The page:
Produced by Tom Remlov. Co-producer, Finn Gjerdrum.
Directed by Karin Julsrud. Screenplay, Kjetil Indegaard. Camera (color), Philip Ogaard; editor, Sophie Hesselberg; music, Kjetil Bjerkestrand, Magne Furuholmen. Reviewed at Cannes Film Festival (market), May 14, 1999. Original title: 1732 Hotten. Running time: 99 MIN.
With: Reidar Sorensen, Gaute Skjegstad, Trond Hovik, Laila Goody, Stig Henrik Hoff, Simon Norrthon, Kjersti Holmen, Bjorn Floberg, Bjorn Sundquist.
A crisply made crime thriller that makes excellent use of wintry locations in rural Norway, “Bloody Angels” is filled with sardonic humor and sharp observation and has some limited theatrical and Eurotube potential.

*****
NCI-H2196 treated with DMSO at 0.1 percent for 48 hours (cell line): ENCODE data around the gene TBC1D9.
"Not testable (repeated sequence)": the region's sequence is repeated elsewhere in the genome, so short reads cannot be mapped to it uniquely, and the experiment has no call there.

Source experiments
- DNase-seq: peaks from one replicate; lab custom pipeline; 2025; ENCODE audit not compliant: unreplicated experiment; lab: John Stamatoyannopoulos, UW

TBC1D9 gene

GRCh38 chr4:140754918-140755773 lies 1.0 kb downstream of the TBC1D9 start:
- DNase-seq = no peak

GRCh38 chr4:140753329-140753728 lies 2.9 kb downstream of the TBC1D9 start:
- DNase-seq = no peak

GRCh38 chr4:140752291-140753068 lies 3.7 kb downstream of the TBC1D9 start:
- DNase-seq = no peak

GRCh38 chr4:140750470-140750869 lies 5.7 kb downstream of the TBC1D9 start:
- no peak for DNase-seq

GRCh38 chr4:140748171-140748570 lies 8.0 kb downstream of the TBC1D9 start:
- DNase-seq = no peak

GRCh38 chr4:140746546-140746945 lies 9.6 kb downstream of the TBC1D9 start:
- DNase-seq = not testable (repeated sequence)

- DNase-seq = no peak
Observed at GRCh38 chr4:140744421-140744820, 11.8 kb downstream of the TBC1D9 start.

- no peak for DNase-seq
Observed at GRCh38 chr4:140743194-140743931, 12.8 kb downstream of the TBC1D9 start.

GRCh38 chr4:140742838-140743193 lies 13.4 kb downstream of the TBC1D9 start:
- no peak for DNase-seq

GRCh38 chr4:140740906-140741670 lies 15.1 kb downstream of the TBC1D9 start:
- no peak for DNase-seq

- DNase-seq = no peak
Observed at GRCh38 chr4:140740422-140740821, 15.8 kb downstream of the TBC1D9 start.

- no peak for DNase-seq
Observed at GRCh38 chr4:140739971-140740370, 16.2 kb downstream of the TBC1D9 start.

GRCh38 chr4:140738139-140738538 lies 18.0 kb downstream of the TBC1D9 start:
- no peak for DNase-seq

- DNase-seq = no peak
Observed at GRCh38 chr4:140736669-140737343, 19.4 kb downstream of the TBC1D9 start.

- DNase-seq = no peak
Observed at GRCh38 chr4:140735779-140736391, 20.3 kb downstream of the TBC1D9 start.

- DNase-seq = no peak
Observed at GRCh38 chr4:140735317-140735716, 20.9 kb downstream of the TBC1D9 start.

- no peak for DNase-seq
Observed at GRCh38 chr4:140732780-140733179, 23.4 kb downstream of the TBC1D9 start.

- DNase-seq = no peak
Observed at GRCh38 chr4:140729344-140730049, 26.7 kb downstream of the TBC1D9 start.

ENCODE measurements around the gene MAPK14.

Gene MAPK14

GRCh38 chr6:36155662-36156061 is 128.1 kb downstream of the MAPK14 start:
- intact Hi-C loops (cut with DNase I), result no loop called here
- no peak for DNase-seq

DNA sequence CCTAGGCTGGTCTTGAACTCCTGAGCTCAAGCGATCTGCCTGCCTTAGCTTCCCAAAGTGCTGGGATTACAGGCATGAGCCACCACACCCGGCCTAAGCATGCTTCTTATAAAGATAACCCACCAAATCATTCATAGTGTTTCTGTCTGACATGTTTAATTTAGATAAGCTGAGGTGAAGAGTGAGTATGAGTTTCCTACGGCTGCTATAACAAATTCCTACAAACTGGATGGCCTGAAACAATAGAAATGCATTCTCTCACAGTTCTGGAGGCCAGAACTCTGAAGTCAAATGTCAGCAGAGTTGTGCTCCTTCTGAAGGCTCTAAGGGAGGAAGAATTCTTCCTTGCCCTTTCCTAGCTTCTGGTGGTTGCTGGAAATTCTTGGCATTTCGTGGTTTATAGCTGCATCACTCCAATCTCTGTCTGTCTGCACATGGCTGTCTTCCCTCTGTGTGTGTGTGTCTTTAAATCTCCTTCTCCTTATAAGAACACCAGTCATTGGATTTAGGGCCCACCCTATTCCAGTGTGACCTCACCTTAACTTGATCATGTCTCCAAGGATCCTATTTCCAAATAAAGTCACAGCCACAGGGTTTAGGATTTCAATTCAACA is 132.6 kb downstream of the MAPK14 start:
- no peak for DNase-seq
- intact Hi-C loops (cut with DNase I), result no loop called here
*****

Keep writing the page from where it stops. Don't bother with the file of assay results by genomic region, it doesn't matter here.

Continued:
Reidar Sorensen plays a rather unorthodox senior detective from Oslo who’s sent to a redneck backwater to help the local cops investigate two murders. When a girl with Down’s syndrome was discovered raped and killed, the locals suspected a pair of brothers, one of whom has now been found drowned in the local river; the other, still missing, is the chief suspect. The city cop soon discovers he’s in an isolated and inbred community where prejudices run rampant and anyone considered different is likely to wind up a victim. The surviving brother turns up and is promptly imprisoned, but there are plenty of other candidates for the role of killer, including a smarmy priest, a bunch of loudmouths who hang around the bar and some members of the police force. First-time director Karin Julsrud brings a cool approach to the intriguing proceedings.